Plaisance was built sometime before 1819, as Jacques Hemery is recorded as living there, and he died in that year. His son-in-law, John William Dupre, the Attorney-General, was living there from the 1830s to the 1850s.
The 1851 Jersey census records at Plaisance: John W Dupre, widow, aged 60, profession attorney general; his sister Eliza; his niece Mrs Weston; two grand nieces and four servants. He also owned a house called Meadowbank.
Clement and Portia Hemery moved in in about 1856; he lived there until 1877. Then it was sold to a member of the Falle family. Plaisance was situated not far from Colomberie House, the other principal Hemery residence, on the eastern side of St Helier.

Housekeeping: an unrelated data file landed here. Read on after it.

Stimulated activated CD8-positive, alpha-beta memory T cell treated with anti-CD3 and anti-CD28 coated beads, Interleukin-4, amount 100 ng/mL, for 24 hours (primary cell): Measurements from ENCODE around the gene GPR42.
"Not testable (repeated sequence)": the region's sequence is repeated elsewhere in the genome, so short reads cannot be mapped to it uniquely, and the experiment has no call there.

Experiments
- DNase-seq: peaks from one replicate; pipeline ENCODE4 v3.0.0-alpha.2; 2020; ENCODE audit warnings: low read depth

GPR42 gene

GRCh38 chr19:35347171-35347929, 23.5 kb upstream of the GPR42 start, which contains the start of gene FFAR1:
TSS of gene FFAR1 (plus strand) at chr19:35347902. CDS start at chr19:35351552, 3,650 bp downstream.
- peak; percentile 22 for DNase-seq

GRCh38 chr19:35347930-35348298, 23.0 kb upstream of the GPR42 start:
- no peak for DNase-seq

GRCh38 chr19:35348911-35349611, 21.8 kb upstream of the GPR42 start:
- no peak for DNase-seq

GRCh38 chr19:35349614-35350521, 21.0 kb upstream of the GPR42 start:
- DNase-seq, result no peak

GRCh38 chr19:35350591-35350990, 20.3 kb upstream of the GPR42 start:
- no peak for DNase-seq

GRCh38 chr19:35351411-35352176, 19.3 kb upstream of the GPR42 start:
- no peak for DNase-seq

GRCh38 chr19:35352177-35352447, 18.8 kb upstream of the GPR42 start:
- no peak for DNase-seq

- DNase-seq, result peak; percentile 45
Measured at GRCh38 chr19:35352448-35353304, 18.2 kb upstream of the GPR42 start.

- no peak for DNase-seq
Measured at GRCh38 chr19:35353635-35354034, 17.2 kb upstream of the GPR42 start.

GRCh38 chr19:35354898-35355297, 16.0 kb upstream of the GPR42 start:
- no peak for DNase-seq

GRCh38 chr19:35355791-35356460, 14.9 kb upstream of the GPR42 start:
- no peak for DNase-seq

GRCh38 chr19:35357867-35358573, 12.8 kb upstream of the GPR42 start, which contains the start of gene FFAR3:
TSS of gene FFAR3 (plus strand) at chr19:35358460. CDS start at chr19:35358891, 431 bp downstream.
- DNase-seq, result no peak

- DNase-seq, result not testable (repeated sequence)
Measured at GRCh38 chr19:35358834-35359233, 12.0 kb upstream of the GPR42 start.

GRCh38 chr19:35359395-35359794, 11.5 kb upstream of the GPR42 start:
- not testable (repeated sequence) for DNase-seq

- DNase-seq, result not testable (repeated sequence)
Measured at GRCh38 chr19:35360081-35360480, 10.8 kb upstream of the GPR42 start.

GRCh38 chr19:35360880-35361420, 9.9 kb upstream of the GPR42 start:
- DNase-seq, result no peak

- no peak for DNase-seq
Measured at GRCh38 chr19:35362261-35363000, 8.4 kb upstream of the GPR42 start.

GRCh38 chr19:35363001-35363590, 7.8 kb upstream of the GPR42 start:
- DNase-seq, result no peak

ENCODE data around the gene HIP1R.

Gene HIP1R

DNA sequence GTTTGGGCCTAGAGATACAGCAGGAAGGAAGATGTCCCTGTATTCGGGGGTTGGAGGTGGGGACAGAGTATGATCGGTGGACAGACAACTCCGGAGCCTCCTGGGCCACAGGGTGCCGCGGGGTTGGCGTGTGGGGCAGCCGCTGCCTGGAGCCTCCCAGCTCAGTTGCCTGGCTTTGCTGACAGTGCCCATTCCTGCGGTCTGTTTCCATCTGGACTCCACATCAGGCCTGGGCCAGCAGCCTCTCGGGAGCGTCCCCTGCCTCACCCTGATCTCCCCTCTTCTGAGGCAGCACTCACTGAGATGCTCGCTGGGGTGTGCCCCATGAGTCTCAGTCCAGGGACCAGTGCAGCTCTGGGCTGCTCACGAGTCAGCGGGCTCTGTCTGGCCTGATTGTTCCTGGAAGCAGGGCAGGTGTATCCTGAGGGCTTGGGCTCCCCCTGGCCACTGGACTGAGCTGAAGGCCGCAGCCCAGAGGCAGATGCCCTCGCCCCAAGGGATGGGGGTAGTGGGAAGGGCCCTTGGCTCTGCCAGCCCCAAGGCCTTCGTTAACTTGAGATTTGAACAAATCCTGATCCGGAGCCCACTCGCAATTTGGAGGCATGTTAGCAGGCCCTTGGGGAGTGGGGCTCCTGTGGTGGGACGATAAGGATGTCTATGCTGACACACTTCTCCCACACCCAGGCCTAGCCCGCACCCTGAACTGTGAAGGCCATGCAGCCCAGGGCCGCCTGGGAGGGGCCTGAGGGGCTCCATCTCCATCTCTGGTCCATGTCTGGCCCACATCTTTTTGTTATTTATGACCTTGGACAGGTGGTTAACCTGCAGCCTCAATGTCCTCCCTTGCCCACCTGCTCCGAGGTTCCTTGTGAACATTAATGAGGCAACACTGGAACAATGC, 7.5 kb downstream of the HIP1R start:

After Joshua George Falle bought the property, Thomas Benjamin Davis (1867 – 1942), then a choirboy at the nearby St Luke’s Church, was punished for stealing chestnuts in the grounds of Plaisance, a common enough occurrence perhaps, except that he vowed to buy the house and demolish it when he became rich. Unfortunately for Plaisance he did become rich in South Africa and was able to do what he had vowed. His son Howard had died in the First World War and T B Davis demolished Plaisance in 1938 and gave it to the town as a park, which he named after his son.
When he returned to Jersey to see if his instructions had been carried out, he found the cellars had been left. He ordered that these, too, be destroyed. Only the billiard room, separate from the main house, was left, along with the boundary wall, railings and walled garden. The park was opened in 1939.